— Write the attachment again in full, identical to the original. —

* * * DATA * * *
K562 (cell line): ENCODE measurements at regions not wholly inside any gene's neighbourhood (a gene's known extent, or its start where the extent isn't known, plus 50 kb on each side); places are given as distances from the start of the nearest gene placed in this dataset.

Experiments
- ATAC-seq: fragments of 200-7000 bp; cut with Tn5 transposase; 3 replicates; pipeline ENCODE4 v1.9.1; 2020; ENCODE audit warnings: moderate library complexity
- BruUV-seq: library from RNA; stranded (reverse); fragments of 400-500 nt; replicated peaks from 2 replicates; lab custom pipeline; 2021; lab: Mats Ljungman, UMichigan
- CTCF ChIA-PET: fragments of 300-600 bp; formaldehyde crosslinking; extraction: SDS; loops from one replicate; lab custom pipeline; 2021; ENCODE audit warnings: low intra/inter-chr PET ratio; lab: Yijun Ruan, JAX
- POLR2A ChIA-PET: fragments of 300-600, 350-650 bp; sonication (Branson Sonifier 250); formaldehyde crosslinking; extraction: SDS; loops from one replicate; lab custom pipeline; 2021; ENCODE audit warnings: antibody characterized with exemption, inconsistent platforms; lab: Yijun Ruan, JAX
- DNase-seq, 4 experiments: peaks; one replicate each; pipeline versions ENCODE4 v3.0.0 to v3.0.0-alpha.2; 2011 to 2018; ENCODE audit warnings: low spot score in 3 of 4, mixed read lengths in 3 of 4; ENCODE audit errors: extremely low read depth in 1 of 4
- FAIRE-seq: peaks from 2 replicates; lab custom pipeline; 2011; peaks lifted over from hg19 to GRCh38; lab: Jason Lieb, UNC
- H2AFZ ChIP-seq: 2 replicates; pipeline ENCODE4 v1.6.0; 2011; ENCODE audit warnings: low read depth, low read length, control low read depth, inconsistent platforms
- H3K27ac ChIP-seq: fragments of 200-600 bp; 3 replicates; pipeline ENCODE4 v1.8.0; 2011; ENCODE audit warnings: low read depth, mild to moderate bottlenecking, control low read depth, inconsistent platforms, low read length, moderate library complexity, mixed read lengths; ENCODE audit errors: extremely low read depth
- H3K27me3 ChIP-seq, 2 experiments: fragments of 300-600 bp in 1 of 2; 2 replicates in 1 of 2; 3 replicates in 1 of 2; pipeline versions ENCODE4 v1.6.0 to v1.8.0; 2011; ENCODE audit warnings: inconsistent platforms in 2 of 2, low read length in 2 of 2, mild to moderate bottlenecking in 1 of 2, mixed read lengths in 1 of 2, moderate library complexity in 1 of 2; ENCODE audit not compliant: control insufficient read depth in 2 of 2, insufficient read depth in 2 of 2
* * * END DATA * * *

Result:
K562 (cell line): ENCODE measurements at regions not wholly inside any gene's neighbourhood (a gene's known extent, or its start where the extent isn't known, plus 50 kb on each side); places are given as distances from the start of the nearest gene placed in this dataset.

Experiments
- ATAC-seq: fragments of 200-7000 bp; cut with Tn5 transposase; 3 replicates; pipeline ENCODE4 v1.9.1; 2020; ENCODE audit warnings: moderate library complexity
- BruUV-seq: library from RNA; stranded (reverse); fragments of 400-500 nt; replicated peaks from 2 replicates; lab custom pipeline; 2021; lab: Mats Ljungman, UMichigan
- CTCF ChIA-PET: fragments of 300-600 bp; formaldehyde crosslinking; extraction: SDS; loops from one replicate; lab custom pipeline; 2021; ENCODE audit warnings: low intra/inter-chr PET ratio; lab: Yijun Ruan, JAX
- POLR2A ChIA-PET: fragments of 300-600, 350-650 bp; sonication (Branson Sonifier 250); formaldehyde crosslinking; extraction: SDS; loops from one replicate; lab custom pipeline; 2021; ENCODE audit warnings: antibody characterized with exemption, inconsistent platforms; lab: Yijun Ruan, JAX
- DNase-seq, 4 experiments: peaks; one replicate each; pipeline versions ENCODE4 v3.0.0 to v3.0.0-alpha.2; 2011 to 2018; ENCODE audit warnings: low spot score in 3 of 4, mixed read lengths in 3 of 4; ENCODE audit errors: extremely low read depth in 1 of 4
- FAIRE-seq: peaks from 2 replicates; lab custom pipeline; 2011; peaks lifted over from hg19 to GRCh38; lab: Jason Lieb, UNC
- H2AFZ ChIP-seq: 2 replicates; pipeline ENCODE4 v1.6.0; 2011; ENCODE audit warnings: low read depth, low read length, control low read depth, inconsistent platforms
- H3K27ac ChIP-seq: fragments of 200-600 bp; 3 replicates; pipeline ENCODE4 v1.8.0; 2011; ENCODE audit warnings: low read depth, mild to moderate bottlenecking, control low read depth, inconsistent platforms, low read length, moderate library complexity, mixed read lengths; ENCODE audit errors: extremely low read depth
- H3K27me3 ChIP-seq, 2 experiments: fragments of 300-600 bp in 1 of 2; 2 replicates in 1 of 2; 3 replicates in 1 of 2; pipeline versions ENCODE4 v1.6.0 to v1.8.0; 2011; ENCODE audit warnings: inconsistent platforms in 2 of 2, low read length in 2 of 2, mild to moderate bottlenecking in 1 of 2, mixed read lengths in 1 of 2, moderate library complexity in 1 of 2; ENCODE audit not compliant: control insufficient read depth in 2 of 2, insufficient read depth in 2 of 2